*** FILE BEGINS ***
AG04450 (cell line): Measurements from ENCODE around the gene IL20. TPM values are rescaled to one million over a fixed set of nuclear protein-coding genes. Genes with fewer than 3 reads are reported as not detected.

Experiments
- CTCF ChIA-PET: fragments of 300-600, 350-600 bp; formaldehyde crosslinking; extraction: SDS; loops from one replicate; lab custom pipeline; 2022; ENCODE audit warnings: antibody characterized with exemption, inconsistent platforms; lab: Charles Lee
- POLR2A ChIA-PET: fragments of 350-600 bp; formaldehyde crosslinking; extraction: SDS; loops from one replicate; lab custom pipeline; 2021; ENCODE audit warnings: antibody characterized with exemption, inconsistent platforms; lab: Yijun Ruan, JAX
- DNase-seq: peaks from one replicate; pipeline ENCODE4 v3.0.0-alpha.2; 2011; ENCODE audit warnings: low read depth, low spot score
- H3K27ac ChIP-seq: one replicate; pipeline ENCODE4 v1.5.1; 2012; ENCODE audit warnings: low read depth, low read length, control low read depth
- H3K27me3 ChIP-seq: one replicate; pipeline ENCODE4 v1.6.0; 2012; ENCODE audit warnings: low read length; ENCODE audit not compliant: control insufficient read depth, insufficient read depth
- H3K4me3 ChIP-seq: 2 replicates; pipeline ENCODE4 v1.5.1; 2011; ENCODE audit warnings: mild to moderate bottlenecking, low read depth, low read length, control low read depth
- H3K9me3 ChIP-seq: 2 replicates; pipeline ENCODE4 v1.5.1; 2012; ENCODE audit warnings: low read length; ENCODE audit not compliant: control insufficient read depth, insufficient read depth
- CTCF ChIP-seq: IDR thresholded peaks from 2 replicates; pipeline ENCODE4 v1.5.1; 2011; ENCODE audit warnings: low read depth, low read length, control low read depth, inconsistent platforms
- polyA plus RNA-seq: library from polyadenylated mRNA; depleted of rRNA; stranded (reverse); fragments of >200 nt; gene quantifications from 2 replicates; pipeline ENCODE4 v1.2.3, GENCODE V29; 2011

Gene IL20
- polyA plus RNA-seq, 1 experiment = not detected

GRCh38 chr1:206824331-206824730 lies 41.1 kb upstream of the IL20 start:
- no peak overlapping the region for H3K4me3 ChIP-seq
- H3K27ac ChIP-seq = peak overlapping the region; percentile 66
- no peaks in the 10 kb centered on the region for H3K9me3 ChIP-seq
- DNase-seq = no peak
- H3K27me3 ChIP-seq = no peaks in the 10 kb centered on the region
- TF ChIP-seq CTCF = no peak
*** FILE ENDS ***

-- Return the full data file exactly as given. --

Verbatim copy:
AG04450 (cell line): Measurements from ENCODE around the gene IL20. TPM values are rescaled to one million over a fixed set of nuclear protein-coding genes. Genes with fewer than 3 reads are reported as not detected.

Experiments
- CTCF ChIA-PET: fragments of 300-600, 350-600 bp; formaldehyde crosslinking; extraction: SDS; loops from one replicate; lab custom pipeline; 2022; ENCODE audit warnings: antibody characterized with exemption, inconsistent platforms; lab: Charles Lee
- POLR2A ChIA-PET: fragments of 350-600 bp; formaldehyde crosslinking; extraction: SDS; loops from one replicate; lab custom pipeline; 2021; ENCODE audit warnings: antibody characterized with exemption, inconsistent platforms; lab: Yijun Ruan, JAX
- DNase-seq: peaks from one replicate; pipeline ENCODE4 v3.0.0-alpha.2; 2011; ENCODE audit warnings: low read depth, low spot score
- H3K27ac ChIP-seq: one replicate; pipeline ENCODE4 v1.5.1; 2012; ENCODE audit warnings: low read depth, low read length, control low read depth
- H3K27me3 ChIP-seq: one replicate; pipeline ENCODE4 v1.6.0; 2012; ENCODE audit warnings: low read length; ENCODE audit not compliant: control insufficient read depth, insufficient read depth
- H3K4me3 ChIP-seq: 2 replicates; pipeline ENCODE4 v1.5.1; 2011; ENCODE audit warnings: mild to moderate bottlenecking, low read depth, low read length, control low read depth
- H3K9me3 ChIP-seq: 2 replicates; pipeline ENCODE4 v1.5.1; 2012; ENCODE audit warnings: low read length; ENCODE audit not compliant: control insufficient read depth, insufficient read depth
- CTCF ChIP-seq: IDR thresholded peaks from 2 replicates; pipeline ENCODE4 v1.5.1; 2011; ENCODE audit warnings: low read depth, low read length, control low read depth, inconsistent platforms
- polyA plus RNA-seq: library from polyadenylated mRNA; depleted of rRNA; stranded (reverse); fragments of >200 nt; gene quantifications from 2 replicates; pipeline ENCODE4 v1.2.3, GENCODE V29; 2011

Gene IL20
- polyA plus RNA-seq, 1 experiment = not detected

GRCh38 chr1:206824331-206824730 lies 41.1 kb upstream of the IL20 start:
- no peak overlapping the region for H3K4me3 ChIP-seq
- H3K27ac ChIP-seq = peak overlapping the region; percentile 66
- no peaks in the 10 kb centered on the region for H3K9me3 ChIP-seq
- DNase-seq = no peak
- H3K27me3 ChIP-seq = no peaks in the 10 kb centered on the region
- TF ChIP-seq CTCF = no peak